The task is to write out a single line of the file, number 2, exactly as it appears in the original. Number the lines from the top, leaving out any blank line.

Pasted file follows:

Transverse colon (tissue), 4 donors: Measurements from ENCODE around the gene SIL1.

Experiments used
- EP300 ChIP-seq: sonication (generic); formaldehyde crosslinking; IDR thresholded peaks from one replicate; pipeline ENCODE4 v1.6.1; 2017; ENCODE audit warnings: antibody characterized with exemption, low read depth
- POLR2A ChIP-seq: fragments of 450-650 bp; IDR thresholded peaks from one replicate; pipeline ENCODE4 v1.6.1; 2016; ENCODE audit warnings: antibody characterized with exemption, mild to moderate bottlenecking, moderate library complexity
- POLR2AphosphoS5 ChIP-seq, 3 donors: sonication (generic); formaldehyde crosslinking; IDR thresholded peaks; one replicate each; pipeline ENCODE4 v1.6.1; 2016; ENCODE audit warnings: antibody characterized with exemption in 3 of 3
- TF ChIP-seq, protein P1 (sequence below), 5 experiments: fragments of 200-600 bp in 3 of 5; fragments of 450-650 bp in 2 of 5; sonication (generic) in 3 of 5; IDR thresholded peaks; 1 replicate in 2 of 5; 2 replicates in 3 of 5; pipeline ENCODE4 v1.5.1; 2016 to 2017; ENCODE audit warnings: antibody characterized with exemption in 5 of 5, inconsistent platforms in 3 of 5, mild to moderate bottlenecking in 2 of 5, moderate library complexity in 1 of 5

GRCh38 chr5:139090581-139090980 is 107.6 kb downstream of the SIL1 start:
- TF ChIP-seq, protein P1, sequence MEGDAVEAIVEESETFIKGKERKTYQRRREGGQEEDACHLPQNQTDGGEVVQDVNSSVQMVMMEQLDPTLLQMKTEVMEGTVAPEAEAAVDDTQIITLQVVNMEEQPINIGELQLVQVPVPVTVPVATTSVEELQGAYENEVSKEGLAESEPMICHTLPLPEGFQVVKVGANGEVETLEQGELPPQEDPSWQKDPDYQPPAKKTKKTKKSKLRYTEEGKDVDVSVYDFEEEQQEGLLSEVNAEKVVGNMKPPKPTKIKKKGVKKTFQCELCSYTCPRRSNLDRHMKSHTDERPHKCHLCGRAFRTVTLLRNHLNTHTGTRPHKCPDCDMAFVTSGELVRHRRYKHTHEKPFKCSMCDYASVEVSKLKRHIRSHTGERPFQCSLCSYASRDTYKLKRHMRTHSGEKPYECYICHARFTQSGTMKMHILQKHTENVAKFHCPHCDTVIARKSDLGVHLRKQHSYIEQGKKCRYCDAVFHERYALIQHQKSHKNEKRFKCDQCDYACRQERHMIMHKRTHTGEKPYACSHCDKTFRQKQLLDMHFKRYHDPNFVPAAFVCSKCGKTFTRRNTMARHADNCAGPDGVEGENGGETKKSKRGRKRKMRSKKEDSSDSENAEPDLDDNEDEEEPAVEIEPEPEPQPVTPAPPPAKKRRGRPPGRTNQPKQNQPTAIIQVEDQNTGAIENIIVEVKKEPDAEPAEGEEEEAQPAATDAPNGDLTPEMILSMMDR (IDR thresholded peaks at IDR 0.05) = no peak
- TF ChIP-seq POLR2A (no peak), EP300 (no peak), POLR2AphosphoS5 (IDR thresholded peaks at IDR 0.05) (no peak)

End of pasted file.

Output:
Experiments used